Soul II Soul Biography

This highly successful UK rap, soul and R&B outfit originally consisted of Jazzie B (Beresford Romeo, 26 January 1963, London, England; rapper), Nellee Hooper (b. Bristol, Avon, England; musical arranger) and Philip ‘Daddae’ Harvey (multi-instrumentalist). The early definition of the group was uncomplicated: ‘It’s a sound system, an organisation (which) came together to build upon making careers for people who had been less fortunate within the musical and artistic realms.’ The name Soul II Soul was first used to describe Jazzie B and Harvey’s company supplying disc jockeys and PA systems to dance music acts. They also held a number of warehouse raves, particularly at Paddington Dome, near Kings Cross, London, before setting up their own venue. There they met Hooper, formerly of Bristol’s Wild Bunch sound system which evolved into Massive Attack. Joining forces, they took up a residency at Covent Garden’s African Centre before signing to Virgin Records’ subsidiary 10 Records.

Following the release of two singles, ‘Fairplay’ and ‘Feel Free’, the band’s profile grew with the aid of fashion T-shirts, two shops and Jazzie B’s slot on the then pirate Kiss FM radio station. However, their next release would break not only them but vocalist Caron Wheeler, when ‘Keep On Movin’’ reached number 5 in the UK charts in 1989. The follow-up, ‘Back To Life (However Do You Want Me)’, once more featured Wheeler, topped the UK charts in the summer. The song was taken from their inspired debut Club Classics Vol. One. The ranks of the Soul II Soul collective had swelled to incorporate a myriad of musicians, whose input was evident in the variety of styles employed. Wheeler soon left to pursue a solo career, but the band’s momentum was kept intact by ‘Keep On Movin’’ penetrating the US clubs and the album scaling the top of the UK charts. ‘Get A Life’ was a further expansion on the influential, much copied stuttering rhythms that the band had employed on previous singles, but Jazzie B and Hooper’s arrangement of Sinéad O’Connor’s UK number 1, ‘Nothing Compares 2 U, was a poignant contrast. Other artists who sought their services included Fine Young Cannibals and Neneh Cherry.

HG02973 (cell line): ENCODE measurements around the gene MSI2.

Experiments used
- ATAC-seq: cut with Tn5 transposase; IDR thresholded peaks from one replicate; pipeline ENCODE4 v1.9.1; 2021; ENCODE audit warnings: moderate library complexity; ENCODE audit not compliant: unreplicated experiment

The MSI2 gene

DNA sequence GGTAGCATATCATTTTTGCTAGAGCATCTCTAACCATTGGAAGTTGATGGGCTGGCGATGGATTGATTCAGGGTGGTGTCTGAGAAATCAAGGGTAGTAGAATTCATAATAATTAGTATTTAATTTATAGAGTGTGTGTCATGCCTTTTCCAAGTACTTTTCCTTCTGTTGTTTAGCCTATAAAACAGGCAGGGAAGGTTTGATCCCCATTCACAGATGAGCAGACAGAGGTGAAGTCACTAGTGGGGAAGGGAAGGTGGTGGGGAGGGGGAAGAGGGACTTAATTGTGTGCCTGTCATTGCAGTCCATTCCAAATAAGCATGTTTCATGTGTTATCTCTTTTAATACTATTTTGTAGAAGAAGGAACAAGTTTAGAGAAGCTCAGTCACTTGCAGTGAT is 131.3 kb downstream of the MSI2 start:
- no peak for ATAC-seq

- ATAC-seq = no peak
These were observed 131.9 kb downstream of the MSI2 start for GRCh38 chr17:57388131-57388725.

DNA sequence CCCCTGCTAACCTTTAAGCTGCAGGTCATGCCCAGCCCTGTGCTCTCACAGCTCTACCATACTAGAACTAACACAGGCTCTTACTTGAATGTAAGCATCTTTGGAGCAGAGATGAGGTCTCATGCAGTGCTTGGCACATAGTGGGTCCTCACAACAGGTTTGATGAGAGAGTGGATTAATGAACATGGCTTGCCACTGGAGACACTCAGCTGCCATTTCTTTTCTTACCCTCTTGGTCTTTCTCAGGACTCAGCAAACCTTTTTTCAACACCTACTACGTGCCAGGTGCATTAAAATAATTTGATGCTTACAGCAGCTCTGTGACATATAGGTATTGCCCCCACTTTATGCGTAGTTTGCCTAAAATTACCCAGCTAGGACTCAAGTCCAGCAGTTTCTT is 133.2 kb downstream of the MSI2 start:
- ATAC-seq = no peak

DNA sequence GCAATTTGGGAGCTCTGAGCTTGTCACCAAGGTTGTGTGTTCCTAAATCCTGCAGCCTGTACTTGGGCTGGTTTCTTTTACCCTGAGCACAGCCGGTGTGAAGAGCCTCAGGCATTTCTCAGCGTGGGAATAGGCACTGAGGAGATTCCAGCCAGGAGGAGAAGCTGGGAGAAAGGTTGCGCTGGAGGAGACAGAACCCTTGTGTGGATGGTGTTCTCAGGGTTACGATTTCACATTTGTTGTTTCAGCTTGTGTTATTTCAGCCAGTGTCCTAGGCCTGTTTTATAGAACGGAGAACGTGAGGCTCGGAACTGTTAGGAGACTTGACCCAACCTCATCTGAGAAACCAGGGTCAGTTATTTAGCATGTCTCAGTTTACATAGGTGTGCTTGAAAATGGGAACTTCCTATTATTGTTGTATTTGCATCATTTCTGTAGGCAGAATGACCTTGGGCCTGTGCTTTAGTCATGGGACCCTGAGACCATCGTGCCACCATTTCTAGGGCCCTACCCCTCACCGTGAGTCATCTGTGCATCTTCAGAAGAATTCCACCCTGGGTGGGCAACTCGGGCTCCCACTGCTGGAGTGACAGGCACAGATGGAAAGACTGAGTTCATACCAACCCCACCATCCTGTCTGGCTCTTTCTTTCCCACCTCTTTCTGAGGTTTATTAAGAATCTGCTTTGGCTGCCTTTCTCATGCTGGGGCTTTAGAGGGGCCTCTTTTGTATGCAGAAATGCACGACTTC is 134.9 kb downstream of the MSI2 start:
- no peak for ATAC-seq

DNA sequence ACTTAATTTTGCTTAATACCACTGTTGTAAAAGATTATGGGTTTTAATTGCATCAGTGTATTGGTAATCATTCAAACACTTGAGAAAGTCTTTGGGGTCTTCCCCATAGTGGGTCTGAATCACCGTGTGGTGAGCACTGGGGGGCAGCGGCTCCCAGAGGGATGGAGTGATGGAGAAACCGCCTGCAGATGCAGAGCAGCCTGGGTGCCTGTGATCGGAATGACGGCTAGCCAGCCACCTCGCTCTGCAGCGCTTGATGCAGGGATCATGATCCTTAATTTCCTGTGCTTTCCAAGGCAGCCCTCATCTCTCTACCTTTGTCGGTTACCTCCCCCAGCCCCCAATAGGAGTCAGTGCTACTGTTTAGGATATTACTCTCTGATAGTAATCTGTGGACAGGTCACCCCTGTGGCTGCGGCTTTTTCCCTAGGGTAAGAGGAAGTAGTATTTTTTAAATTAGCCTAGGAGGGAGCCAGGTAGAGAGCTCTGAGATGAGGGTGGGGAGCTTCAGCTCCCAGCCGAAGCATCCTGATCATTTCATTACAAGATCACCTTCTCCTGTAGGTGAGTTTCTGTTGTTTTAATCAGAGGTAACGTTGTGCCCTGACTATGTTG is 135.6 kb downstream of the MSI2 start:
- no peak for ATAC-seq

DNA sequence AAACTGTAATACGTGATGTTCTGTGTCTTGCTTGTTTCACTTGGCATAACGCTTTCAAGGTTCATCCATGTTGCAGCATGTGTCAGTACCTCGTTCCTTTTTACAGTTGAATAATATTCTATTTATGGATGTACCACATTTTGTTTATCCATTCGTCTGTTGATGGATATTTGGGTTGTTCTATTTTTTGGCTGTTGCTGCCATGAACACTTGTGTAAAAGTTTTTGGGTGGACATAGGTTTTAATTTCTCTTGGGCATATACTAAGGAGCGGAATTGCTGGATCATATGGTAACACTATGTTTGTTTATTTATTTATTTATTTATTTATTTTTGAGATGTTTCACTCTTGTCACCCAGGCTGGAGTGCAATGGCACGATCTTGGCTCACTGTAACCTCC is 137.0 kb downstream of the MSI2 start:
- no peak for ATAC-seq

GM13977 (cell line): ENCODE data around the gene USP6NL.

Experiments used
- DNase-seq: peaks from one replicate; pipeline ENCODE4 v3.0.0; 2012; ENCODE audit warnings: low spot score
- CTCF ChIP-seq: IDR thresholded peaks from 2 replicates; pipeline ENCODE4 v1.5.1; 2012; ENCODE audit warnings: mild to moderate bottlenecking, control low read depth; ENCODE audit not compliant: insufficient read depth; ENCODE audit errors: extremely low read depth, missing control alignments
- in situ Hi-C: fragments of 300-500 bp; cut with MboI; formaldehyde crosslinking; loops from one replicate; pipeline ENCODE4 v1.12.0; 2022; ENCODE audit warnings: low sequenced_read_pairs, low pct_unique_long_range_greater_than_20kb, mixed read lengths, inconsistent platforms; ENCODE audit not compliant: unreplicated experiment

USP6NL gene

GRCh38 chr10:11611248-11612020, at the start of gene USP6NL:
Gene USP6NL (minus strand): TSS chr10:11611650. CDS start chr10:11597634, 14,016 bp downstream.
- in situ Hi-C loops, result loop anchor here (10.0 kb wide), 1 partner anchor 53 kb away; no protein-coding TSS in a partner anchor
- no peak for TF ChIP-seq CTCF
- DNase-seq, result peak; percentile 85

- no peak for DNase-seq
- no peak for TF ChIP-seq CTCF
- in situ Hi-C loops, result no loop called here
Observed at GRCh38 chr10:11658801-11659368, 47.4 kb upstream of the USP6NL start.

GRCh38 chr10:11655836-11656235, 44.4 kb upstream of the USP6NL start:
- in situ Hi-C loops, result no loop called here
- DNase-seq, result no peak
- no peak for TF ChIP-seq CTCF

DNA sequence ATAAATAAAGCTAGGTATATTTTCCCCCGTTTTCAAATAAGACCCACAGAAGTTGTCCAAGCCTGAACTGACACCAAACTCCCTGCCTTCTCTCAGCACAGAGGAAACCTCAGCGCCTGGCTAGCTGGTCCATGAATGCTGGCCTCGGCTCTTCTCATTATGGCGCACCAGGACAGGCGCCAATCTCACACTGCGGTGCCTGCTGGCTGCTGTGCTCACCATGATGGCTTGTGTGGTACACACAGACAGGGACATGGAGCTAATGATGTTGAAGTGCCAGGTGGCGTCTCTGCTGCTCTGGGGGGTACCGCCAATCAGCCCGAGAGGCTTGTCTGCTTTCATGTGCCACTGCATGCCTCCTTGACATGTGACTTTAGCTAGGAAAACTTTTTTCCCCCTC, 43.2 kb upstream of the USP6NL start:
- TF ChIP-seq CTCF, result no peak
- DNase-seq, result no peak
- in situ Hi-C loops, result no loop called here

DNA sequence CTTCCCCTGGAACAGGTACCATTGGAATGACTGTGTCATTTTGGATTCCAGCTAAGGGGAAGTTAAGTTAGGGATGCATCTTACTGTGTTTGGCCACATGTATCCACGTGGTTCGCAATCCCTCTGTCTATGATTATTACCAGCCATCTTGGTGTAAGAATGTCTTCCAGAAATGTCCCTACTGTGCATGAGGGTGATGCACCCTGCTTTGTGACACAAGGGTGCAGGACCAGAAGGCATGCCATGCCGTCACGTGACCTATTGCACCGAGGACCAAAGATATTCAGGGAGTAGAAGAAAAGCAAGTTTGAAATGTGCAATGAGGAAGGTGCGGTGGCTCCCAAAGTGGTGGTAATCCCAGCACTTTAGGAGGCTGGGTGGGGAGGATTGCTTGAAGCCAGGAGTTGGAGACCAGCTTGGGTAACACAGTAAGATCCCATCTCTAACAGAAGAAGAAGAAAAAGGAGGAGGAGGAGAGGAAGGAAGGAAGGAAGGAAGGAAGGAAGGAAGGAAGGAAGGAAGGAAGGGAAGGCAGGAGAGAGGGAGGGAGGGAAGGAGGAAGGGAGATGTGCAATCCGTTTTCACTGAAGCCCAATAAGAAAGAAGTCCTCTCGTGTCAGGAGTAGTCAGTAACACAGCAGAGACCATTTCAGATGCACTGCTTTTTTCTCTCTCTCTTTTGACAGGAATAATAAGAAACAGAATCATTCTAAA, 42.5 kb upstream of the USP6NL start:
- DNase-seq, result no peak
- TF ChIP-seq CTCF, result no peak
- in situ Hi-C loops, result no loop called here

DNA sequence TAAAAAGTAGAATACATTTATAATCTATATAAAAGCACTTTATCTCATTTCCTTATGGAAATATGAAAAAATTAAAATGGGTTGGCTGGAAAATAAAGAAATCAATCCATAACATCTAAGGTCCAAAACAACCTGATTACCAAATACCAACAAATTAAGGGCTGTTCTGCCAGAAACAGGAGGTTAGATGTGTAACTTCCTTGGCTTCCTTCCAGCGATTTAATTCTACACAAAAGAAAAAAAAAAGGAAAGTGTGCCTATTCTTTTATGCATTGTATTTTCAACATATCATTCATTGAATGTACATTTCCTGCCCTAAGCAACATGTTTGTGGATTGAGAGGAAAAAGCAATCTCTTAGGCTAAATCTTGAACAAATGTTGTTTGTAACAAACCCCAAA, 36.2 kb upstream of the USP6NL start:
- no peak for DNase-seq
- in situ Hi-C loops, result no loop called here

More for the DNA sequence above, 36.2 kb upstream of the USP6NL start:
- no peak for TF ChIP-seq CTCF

The early part of 1990 was spent in what amounted to business expansion, with a film company, a talent agency and an embryonic record label. The band’s second album duly arrived halfway through the year, including Courtney Pine and Kym Mazelle in its star-studded cast. However, despite entering the charts at number 1 it was given a frosty reception by some critics who saw it as comparatively conservative. Mazelle would also feature on the single ‘Missing You’, as Jazzie B unveiled his (ill-fated) new label Funki Dred, backed by Motown Records. Although Volume III, Just Right made its debut at number 3 in the UK album charts, it proffered no substantial singles successes, with both ‘Move Me No Mountain’ and ‘Just Right’ stalling outside the Top 30. Jazzie B would spend the early months of 1993 co-producing James Brown’s first album of the 90s, Universal James, and Virgin issued a stopgap singles compilation at the end of the year. Soul II Soul’s fourth studio album was not available until July 1995, as Caron Wheeler returned to the fold. However, the accompanying hit single, ‘Love Enuff’, was sung by ex-Snap! singer Penny Ford. The band was dropped by Virgin in April 1996, but signed up to Island Records for the release of Time For Change. In 1999, Virgin Records released a 10th anniversary special edition of Club Classics Vol. One.

Source: The Encyclopedia of Popular Music by Colin Larkin. Licensed from Muze.